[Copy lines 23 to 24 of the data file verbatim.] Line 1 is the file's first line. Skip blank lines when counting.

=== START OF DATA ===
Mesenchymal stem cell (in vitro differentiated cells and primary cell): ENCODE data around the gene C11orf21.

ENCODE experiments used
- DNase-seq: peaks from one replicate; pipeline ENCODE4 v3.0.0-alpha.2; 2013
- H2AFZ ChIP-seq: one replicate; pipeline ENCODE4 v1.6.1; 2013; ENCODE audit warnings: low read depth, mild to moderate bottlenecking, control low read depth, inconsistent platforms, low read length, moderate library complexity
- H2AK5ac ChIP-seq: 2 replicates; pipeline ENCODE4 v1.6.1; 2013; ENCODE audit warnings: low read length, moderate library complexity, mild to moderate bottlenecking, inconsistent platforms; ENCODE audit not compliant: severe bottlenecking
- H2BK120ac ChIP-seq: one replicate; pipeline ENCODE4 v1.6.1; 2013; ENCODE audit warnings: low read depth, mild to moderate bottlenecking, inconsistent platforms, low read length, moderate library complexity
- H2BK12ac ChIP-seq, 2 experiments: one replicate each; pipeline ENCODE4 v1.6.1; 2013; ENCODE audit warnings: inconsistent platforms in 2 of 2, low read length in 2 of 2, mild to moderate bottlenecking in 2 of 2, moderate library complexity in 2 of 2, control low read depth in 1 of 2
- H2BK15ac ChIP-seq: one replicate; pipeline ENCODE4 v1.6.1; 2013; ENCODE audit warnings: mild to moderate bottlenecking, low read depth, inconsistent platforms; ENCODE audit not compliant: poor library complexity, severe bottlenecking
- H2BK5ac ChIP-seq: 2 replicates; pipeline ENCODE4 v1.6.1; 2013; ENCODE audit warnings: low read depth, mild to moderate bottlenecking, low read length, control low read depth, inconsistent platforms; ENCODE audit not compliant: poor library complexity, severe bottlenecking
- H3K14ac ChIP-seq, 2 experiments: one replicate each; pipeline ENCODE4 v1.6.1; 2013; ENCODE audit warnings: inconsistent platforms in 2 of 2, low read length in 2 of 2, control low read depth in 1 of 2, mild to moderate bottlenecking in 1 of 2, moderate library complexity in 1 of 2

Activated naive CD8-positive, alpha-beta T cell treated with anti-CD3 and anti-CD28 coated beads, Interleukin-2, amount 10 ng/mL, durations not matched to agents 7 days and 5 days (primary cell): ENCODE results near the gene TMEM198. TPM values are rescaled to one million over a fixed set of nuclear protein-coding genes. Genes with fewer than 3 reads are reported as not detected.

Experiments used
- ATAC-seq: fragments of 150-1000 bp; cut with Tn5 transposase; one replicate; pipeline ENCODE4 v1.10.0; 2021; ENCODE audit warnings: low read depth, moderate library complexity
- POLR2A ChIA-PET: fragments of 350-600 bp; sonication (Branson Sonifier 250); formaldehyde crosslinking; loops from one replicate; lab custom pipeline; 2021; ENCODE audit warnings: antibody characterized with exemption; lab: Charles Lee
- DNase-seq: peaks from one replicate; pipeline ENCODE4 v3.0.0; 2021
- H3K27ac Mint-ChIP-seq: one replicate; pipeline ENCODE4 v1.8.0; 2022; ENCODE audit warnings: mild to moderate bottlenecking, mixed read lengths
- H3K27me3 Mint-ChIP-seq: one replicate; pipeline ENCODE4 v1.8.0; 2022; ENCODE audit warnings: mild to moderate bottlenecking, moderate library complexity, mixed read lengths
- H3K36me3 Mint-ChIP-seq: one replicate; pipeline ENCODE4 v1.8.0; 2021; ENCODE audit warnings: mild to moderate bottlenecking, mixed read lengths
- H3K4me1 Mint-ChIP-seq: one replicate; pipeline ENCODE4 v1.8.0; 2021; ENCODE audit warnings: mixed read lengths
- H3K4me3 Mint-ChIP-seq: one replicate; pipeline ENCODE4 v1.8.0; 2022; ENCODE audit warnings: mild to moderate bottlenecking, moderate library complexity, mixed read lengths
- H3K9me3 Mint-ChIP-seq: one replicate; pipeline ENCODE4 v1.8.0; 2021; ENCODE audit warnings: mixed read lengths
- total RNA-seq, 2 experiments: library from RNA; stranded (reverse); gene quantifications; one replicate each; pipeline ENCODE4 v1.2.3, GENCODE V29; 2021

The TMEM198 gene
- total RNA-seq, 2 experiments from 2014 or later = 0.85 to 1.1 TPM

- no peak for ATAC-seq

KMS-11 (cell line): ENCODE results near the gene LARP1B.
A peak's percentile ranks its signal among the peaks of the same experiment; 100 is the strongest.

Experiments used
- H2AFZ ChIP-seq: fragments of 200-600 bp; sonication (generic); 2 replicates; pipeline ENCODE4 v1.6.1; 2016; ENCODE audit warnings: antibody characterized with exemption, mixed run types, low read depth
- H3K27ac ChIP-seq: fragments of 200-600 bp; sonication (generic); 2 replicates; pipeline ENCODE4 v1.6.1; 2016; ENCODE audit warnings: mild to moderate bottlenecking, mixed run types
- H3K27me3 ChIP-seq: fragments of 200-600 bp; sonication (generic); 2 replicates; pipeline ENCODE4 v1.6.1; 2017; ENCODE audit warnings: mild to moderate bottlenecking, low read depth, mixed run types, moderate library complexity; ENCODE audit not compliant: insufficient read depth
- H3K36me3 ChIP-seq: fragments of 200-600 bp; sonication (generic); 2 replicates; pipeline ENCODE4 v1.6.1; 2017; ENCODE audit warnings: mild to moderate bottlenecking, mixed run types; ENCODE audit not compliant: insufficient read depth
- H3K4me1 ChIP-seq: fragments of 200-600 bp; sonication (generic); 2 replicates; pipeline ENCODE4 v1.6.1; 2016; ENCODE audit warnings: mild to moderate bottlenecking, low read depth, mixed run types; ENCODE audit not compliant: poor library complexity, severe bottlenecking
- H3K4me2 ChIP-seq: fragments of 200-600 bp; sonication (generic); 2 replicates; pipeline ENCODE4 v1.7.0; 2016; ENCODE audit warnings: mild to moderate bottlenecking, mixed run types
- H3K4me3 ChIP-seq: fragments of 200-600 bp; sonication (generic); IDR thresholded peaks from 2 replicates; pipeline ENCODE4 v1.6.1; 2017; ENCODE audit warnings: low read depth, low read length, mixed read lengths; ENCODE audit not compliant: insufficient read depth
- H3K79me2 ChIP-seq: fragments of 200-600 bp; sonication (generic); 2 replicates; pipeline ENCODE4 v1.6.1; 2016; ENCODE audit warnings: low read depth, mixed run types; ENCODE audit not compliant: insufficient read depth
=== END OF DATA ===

The TMEM198 gene
- total RNA-seq, 2 experiments from 2014 or later = 0.85 to 1.1 TPM